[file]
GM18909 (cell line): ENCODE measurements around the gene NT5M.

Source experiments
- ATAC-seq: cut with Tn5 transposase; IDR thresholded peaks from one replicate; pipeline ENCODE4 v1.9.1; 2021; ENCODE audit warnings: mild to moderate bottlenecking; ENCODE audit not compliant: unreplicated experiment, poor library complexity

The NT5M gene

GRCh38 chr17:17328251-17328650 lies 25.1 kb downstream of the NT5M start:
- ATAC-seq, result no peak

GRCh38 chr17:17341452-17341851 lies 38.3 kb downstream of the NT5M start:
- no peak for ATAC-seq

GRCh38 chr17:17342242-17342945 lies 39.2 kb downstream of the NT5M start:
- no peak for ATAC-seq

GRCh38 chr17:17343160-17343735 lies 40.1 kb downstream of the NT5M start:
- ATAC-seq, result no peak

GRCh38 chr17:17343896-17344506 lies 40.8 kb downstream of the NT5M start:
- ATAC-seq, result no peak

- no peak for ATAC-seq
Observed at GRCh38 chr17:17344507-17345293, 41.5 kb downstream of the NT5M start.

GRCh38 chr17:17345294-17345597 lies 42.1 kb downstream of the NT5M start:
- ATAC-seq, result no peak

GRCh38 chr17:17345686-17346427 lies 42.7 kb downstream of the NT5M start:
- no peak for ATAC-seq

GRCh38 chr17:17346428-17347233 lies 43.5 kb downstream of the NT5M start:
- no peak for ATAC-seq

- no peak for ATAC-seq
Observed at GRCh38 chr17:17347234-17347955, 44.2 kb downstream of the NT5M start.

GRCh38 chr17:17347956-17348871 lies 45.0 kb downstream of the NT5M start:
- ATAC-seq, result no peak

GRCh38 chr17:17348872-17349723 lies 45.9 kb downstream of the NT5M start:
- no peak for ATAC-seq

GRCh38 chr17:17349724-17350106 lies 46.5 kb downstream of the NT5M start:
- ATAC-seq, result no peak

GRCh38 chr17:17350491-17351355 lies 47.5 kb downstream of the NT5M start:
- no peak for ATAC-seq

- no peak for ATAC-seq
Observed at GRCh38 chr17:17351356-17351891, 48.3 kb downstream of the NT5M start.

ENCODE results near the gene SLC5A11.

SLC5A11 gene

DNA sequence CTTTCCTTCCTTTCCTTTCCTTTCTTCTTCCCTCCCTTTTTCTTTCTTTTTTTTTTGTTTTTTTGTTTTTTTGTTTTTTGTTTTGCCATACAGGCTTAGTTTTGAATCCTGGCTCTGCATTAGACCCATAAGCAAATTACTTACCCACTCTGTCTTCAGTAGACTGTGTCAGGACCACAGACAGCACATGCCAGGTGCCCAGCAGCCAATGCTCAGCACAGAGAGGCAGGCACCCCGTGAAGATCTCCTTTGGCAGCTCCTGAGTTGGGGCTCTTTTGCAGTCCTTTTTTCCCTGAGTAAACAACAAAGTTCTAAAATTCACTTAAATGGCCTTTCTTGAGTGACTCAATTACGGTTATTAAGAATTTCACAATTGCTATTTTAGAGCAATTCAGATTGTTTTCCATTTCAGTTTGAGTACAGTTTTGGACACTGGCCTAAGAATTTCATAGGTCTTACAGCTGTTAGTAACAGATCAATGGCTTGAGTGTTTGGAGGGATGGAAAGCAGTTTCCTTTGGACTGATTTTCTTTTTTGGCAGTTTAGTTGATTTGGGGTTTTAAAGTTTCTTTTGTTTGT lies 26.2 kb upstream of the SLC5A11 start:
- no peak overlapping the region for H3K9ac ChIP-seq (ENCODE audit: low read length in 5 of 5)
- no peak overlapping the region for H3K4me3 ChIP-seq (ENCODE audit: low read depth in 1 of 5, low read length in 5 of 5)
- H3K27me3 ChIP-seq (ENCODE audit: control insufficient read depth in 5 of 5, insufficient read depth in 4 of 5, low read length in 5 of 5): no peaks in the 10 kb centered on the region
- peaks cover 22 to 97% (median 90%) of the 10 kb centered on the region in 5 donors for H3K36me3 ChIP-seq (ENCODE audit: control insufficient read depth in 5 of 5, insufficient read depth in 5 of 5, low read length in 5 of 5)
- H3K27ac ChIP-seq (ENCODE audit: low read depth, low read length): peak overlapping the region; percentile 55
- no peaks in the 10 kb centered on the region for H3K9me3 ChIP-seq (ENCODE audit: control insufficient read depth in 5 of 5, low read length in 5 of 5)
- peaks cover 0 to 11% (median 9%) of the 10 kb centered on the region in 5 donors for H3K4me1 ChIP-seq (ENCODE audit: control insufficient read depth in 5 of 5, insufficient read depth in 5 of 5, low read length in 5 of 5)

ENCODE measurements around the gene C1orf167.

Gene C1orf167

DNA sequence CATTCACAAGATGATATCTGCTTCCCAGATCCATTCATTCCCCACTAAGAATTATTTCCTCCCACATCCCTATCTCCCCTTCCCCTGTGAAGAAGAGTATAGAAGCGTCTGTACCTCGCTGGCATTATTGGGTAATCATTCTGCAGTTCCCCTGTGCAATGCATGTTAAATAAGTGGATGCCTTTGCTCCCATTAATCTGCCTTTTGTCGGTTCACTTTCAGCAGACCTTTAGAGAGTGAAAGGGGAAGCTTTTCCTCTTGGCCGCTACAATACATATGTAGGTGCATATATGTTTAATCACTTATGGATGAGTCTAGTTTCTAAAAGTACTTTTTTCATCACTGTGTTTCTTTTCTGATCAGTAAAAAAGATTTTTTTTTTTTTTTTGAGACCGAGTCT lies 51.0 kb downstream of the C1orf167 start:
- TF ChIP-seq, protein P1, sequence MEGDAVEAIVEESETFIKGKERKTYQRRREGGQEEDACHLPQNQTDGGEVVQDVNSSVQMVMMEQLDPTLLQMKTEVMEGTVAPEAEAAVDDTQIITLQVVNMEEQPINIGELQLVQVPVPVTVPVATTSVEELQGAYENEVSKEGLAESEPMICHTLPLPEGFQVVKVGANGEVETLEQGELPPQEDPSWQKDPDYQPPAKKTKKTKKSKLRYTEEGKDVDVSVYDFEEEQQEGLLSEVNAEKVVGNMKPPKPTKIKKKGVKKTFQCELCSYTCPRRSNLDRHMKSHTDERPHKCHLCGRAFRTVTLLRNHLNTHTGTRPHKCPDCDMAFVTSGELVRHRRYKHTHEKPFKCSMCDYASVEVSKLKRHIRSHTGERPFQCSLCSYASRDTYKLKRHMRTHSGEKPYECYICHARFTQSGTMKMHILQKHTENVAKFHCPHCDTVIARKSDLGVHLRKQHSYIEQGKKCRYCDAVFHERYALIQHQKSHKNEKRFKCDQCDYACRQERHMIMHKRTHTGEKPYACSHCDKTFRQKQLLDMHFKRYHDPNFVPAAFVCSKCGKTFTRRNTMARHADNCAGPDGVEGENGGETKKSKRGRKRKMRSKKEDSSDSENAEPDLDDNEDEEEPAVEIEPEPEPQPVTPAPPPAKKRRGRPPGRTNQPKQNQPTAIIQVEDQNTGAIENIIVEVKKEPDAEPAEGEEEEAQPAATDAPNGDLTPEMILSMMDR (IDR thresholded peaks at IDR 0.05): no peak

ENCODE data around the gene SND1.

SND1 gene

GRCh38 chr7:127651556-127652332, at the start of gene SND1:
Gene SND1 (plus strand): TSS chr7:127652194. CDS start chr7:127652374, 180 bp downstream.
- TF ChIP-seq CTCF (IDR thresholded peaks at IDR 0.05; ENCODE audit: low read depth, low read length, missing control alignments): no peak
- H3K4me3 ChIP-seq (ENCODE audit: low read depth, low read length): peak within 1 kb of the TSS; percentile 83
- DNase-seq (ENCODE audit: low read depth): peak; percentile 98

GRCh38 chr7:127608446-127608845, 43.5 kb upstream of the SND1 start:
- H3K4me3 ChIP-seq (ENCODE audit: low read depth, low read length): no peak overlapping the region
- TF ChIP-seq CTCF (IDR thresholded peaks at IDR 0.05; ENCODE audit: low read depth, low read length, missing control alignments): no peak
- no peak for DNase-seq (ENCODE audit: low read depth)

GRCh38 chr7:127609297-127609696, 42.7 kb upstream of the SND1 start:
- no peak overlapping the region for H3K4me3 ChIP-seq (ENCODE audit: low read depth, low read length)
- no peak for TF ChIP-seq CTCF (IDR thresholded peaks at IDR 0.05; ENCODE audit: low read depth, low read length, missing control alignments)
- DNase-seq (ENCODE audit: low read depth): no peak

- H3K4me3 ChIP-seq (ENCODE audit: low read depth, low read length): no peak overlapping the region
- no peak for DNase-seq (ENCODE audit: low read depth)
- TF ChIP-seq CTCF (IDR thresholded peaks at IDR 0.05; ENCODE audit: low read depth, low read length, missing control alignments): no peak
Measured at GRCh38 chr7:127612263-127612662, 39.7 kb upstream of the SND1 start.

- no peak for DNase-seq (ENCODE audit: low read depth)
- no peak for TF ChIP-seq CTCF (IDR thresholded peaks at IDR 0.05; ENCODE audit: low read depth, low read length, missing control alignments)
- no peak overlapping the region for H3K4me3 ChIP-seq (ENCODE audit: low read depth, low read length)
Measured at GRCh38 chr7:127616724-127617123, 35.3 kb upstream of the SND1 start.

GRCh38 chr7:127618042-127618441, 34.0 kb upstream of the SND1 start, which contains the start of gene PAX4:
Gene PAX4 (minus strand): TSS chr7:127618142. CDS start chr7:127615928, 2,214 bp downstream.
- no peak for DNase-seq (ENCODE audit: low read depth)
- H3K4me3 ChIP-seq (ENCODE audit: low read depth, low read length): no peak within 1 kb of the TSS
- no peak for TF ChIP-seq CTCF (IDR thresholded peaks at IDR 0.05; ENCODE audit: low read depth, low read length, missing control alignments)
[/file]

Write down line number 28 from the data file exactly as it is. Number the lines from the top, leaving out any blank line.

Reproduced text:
- no peak for ATAC-seq